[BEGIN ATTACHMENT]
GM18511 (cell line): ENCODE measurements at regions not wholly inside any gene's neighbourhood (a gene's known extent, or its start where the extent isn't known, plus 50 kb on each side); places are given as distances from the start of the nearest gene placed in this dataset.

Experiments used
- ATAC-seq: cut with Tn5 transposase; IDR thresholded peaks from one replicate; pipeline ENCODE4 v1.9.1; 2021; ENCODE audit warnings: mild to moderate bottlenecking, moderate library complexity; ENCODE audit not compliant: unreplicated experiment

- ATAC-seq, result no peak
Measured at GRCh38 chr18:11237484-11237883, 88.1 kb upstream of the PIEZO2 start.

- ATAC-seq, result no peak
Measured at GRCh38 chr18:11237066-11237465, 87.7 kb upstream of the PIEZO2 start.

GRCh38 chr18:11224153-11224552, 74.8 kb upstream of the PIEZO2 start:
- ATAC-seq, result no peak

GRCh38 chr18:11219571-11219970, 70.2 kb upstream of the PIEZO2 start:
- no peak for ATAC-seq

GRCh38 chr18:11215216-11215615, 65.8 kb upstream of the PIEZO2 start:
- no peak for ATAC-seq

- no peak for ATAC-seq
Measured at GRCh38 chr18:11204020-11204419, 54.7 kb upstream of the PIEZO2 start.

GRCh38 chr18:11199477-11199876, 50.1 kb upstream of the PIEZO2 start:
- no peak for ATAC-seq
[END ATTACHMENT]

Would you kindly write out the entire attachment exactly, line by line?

GM18511 (cell line): ENCODE measurements at regions not wholly inside any gene's neighbourhood (a gene's known extent, or its start where the extent isn't known, plus 50 kb on each side); places are given as distances from the start of the nearest gene placed in this dataset.

Experiments used
- ATAC-seq: cut with Tn5 transposase; IDR thresholded peaks from one replicate; pipeline ENCODE4 v1.9.1; 2021; ENCODE audit warnings: mild to moderate bottlenecking, moderate library complexity; ENCODE audit not compliant: unreplicated experiment

- ATAC-seq, result no peak
Measured at GRCh38 chr18:11237484-11237883, 88.1 kb upstream of the PIEZO2 start.

- ATAC-seq, result no peak
Measured at GRCh38 chr18:11237066-11237465, 87.7 kb upstream of the PIEZO2 start.

GRCh38 chr18:11224153-11224552, 74.8 kb upstream of the PIEZO2 start:
- ATAC-seq, result no peak

GRCh38 chr18:11219571-11219970, 70.2 kb upstream of the PIEZO2 start:
- no peak for ATAC-seq

GRCh38 chr18:11215216-11215615, 65.8 kb upstream of the PIEZO2 start:
- no peak for ATAC-seq

- no peak for ATAC-seq
Measured at GRCh38 chr18:11204020-11204419, 54.7 kb upstream of the PIEZO2 start.

GRCh38 chr18:11199477-11199876, 50.1 kb upstream of the PIEZO2 start:
- no peak for ATAC-seq